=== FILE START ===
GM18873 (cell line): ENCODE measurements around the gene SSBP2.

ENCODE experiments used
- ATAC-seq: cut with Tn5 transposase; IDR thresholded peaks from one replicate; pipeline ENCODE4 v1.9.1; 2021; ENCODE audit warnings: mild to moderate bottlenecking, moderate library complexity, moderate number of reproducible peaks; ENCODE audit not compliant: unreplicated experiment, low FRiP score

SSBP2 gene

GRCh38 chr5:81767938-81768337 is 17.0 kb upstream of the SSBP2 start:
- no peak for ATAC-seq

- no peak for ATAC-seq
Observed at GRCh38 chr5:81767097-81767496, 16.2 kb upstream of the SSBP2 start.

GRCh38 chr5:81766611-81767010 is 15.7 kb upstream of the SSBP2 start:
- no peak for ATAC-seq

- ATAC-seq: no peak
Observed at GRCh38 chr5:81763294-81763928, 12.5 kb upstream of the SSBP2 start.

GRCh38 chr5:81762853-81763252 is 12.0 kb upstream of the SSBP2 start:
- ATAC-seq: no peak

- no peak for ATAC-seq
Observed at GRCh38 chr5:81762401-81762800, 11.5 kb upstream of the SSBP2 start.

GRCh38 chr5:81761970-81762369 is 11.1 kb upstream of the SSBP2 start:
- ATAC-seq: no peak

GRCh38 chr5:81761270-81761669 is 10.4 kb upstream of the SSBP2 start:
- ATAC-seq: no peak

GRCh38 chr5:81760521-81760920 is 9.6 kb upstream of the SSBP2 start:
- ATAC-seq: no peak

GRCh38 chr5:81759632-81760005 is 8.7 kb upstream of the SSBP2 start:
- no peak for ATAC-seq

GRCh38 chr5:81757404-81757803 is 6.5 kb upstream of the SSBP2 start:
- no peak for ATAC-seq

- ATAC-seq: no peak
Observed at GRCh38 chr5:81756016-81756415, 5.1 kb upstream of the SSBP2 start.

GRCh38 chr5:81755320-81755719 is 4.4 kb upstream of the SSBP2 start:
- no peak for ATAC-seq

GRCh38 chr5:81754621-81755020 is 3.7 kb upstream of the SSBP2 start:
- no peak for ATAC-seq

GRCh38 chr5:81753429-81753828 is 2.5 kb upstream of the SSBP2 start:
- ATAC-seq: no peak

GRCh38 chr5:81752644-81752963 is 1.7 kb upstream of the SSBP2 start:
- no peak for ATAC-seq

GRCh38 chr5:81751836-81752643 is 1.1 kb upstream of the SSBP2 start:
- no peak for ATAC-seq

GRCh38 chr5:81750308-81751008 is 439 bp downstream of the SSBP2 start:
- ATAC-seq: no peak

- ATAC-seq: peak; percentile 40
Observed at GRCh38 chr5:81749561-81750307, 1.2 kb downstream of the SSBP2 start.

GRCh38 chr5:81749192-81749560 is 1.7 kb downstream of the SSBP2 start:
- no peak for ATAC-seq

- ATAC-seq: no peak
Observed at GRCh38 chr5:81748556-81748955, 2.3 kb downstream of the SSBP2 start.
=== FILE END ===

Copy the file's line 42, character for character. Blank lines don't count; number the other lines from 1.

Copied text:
Observed at GRCh38 chr5:81749561-81750307, 1.2 kb downstream of the SSBP2 start.